Dayton Freight expansion gets state tax credit to add 51 jobs

The city of Vandalia is eyeing at least two big business expansions in recent days, Dayton Freight Lines Inc. and the cod-named “Project Bullseye.” CONTRIBUTED
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The city of Vandalia is eyeing at least two big business expansions in recent days, Dayton Freight Lines Inc. and the cod-named “Project Bullseye.” CONTRIBUTED

Dayton Freight Lines, Inc. is expanding in Vandalia, expecting to create 51 full-time jobs.

The Ohio Tax Credit Authority approved a 1.383 percent, seven-year “job creation tax credit” for the project, Gov. John Kasich’s office announced Monday.

The Dayton Freight Lines project is expected to generate $3 million in new annual payroll while retaining $11.2 million in existing payroll.

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Dayton Freight Lines is a freight carrier with 50 service centers in the Midwest.

The authority also approved credits for two other projects in Columbus.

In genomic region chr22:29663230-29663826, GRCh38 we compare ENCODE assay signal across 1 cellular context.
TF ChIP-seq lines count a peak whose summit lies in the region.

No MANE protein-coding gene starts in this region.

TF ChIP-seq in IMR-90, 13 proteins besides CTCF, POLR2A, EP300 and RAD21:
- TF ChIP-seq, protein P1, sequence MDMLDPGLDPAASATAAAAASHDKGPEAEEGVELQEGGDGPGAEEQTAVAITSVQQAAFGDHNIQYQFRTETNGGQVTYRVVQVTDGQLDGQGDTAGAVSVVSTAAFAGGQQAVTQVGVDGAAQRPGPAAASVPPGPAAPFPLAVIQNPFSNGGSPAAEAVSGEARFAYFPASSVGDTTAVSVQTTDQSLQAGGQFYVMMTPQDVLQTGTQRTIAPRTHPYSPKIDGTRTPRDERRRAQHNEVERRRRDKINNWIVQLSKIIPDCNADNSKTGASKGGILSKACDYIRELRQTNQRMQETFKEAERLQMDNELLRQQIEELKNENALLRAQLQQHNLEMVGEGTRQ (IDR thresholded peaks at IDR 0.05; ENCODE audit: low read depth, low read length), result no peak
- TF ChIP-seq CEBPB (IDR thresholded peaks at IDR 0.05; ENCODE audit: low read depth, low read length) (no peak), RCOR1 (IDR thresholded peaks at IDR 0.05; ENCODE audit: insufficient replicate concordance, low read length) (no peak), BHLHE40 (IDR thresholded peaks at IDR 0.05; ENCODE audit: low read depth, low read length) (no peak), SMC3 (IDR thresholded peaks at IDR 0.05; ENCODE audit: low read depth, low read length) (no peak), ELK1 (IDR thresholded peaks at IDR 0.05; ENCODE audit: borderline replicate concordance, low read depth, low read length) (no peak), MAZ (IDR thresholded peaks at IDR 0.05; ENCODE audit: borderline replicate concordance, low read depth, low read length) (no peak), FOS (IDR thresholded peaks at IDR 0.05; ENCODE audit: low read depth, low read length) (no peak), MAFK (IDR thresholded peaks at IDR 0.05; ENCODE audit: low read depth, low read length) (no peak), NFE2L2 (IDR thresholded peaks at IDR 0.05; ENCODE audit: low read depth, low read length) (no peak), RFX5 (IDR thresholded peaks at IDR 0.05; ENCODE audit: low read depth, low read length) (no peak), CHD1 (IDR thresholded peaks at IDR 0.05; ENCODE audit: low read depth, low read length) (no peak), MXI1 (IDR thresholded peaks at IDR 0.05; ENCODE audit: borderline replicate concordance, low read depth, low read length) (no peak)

Together, the state expects the three projects to create a total of 105 new jobs and protect 221 existing jobs statewide. Collectively, the projects are expected to result in more than $6.8 million in new payroll and spur $11.8 million in investments.

Last week, Montgomery County commissioners approved a $70,000 grant to fund the expansion of an existing “advanced manufacturing” company, also in Vandalia.

The company’s identity in that project, codenamed “Project Bullseye,” was shielded. The project won approval for a $70,000 Montgomery County Economic Development/Government Equity (ED/GE) grant.

That company was considering a total investment of about $40 million, Vandalia Assistant City Manager Greg Shackleford told this news outlet. The company would be committing to 35 new full-time jobs with an average annual salary of $80,000, he said.

But Project Bullseye is not the same project as the Dayton Freight expansion, a spokesman for the city of Vandalia said Monday.

“Bullseye is completely different, I can tell you that,” said Rich Hopkins.

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